Parts of Ventura County are known to have the most fertile soil anywhere for growing citrus, particularly lemons. The orchards were a safe haven to use as an escape. It was there that the boys would hunt for rabbits using BB guns. Now, I doubt that a BB could kill a rabbit. (I mean, I got shot several times and lived.) I didn’t really want to kill a rabbit, but I had succumbed to peer pressure. I would always intentionally miss.

Being a new kid, the older kids, which is who I hung with, would tell me stories of “the farmer”. We were to watch out for him. He’d have a gun, probably a .22, and he’d shoot kids. I imagined an old rickety man who was carrying a sickle in his other hand in order to cut the heads off of little boys. The one time I saw him, I quickly zig-zagged my way between the rows of trees to make my escape to the street.

In the lemon orchards, we could do what we wanted to do, and be what we wanted to be. Which spells mischief.

Lemon-bombing cars on the Santa Paula Freeway was always fun, until one of us came too close to hitting a California Highway Patrol car. He skidded to a stop, and we hightailed it to the adjacent avocado orchard, never to be found. Whew!

As we entered adolescence and grew into other forms of entertainment, were we simply trying to emulate our parents, or rather trying everything once? The orchards were a great place to have smoke a cigarette or a joint in peace. Then came alcohol. How many Boone’s Farm hangovers did we have from drinking gatherings in the lemon orchards?

Ever played “spin the bottle”? The orchards were a great place to play that game (after we had finished the first bottle of Boone’s Farm). I still wonder why I was the loser a disproportionately number of times. There were boys and girls involved, and at 12, it was horrifying.

Many a girl lost their virginity in the lemon orchards — at least that’s what the boys said. That was only validated once by an older boy who had hurriedly bicycled his way to my house. He said that there was a girl pulling a train in the lima bean field. He then uttered, “smell my hands, it’s pussy!” I thought it smelled disgusting, but that I better play along and act interested, so off on my bike I went.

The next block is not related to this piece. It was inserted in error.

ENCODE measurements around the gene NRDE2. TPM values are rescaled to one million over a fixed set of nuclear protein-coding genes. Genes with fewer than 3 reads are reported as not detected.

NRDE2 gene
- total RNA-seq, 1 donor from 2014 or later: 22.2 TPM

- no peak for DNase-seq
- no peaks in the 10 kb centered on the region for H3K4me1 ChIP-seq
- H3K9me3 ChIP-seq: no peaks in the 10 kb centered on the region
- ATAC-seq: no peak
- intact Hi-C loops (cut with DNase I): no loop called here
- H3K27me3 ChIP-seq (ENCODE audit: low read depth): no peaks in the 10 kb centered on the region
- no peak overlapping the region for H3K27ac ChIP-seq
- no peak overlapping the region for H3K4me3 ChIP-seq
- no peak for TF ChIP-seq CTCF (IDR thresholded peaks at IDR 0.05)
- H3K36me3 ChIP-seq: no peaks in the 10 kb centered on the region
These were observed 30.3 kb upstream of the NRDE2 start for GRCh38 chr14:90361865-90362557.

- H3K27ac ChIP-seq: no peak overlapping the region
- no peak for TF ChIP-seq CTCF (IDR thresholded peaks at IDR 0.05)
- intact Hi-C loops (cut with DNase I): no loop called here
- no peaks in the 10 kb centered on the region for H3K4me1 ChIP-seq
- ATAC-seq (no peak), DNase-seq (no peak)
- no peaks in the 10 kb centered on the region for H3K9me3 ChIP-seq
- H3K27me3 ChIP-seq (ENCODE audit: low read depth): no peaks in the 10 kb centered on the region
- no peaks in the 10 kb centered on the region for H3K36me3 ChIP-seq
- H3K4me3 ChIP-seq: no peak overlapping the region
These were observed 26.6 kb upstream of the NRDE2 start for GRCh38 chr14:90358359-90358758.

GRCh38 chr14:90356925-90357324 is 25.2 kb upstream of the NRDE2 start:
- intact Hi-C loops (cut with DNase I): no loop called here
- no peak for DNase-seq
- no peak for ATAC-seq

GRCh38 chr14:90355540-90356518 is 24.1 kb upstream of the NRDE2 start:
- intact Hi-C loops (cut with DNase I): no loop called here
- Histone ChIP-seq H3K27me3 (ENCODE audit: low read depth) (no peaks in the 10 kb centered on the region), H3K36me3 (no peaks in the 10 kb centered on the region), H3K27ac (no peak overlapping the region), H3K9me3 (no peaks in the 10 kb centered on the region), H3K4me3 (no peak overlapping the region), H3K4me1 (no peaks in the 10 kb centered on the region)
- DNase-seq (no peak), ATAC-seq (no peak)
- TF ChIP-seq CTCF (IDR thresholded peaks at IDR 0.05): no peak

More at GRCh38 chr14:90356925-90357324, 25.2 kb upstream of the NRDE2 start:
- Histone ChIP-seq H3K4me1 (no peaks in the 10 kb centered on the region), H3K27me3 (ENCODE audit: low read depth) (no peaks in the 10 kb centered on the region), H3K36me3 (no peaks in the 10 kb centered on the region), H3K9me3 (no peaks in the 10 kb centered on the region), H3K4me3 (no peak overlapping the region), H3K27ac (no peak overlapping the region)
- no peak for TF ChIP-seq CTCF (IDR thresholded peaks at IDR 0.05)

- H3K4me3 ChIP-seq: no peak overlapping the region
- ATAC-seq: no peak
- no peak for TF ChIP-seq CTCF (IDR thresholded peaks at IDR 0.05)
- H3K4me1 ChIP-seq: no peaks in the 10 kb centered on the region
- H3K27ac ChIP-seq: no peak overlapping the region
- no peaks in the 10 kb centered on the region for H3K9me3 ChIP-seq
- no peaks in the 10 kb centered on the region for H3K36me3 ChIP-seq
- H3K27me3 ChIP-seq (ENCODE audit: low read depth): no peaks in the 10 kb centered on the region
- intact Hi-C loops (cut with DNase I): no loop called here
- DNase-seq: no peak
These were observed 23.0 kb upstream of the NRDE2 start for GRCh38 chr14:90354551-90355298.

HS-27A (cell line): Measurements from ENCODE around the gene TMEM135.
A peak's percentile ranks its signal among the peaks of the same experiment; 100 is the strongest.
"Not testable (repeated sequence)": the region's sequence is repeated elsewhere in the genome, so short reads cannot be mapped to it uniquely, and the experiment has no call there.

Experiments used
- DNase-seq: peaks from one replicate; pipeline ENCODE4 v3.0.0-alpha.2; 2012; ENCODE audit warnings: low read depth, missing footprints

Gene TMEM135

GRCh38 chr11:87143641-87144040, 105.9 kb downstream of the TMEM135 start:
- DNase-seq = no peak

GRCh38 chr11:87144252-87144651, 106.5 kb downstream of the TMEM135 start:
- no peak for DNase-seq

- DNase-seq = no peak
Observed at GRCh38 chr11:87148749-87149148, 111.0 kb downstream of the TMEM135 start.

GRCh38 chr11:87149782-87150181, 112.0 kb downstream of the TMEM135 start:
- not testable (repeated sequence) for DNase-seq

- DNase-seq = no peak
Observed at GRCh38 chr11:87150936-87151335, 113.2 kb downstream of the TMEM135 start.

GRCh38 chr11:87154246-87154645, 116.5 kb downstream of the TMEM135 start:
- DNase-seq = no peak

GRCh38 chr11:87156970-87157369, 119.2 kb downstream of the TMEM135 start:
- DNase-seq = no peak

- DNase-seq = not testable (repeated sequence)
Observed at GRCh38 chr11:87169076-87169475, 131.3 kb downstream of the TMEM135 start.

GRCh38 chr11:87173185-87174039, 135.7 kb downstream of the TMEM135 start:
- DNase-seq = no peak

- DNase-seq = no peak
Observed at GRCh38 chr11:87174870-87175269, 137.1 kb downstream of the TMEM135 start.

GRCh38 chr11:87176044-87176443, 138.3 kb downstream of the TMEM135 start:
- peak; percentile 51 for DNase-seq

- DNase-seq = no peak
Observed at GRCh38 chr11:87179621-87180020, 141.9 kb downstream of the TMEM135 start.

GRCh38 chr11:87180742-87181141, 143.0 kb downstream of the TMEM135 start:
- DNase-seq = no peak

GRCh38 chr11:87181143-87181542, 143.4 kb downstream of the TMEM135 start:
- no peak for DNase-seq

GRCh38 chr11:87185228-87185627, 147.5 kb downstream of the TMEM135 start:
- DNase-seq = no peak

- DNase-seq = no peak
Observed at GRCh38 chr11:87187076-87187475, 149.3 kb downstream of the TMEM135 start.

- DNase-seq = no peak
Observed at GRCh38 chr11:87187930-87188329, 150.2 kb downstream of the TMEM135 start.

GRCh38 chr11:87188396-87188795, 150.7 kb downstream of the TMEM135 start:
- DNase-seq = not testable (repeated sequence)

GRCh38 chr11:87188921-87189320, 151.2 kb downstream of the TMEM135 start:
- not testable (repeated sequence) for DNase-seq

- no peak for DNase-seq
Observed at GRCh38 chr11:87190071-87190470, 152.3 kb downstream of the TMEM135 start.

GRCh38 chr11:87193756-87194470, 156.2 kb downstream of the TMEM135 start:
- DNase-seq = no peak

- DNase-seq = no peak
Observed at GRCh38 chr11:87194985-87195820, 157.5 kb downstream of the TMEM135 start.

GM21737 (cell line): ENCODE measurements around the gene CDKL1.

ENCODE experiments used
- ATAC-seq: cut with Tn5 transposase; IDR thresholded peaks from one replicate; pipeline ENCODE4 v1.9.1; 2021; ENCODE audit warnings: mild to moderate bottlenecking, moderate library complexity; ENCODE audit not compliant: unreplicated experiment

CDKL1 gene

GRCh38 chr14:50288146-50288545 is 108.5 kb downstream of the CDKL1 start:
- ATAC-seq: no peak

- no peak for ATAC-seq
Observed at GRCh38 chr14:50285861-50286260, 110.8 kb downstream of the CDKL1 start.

The look on our faces when our eyes met. “The girl” was one of my classmates!

All I remember hearing was “No Art, No!!!”, and thank god she said that, as I was not prepared to lose my virginity in a lima bean field!

Fiona Art —

Graduating to junior high school (now known as “Middle School), what some of us did was way more experimental than a bottle of Strawberry Hill. Psychedelics, such as mescaline and LSD, became more accessible. Mescaline was only $2 a capsule, and I decided for my first time, I was going to trip alone in the lemon orchard. The most memorable thing from this journey to the cosmos was Jimi Hendrix singing “the trees are looking back at me”. However, this line was never in any of his lyrics. Who knows where those hours went? Just another child exploring the universe.

The orchards continued to provide protection as a place to get high before school. But before long, we all had cars or at least access to one, and the orchards no longer served a purpose. It was time to turn them over to Generation X.

By 1976, the population of Ventura had doubled from 1960. Farmers could get more for their land than they could get growing lemons, and one by one they sold.

Eventually, the preservation of fertile land stopped many housing projects so that at least some of the lemon orchards could remain standing. My orchard is gone, but there are enough left to still provide the night air with the sweet smell of lemon blossoms.

Aromas remind us of the past. Whenever I return to Ventura, I am reminded of all of our shenanigans just by breathing the aroma of lemon blossoms, far removed from the dirty, dusty West Texas town from where we had immigrated.

My life in the context of 20th-century history and pop culture — infused with a dose of fun (where appropriate!) More to come when I get my sea legs on here.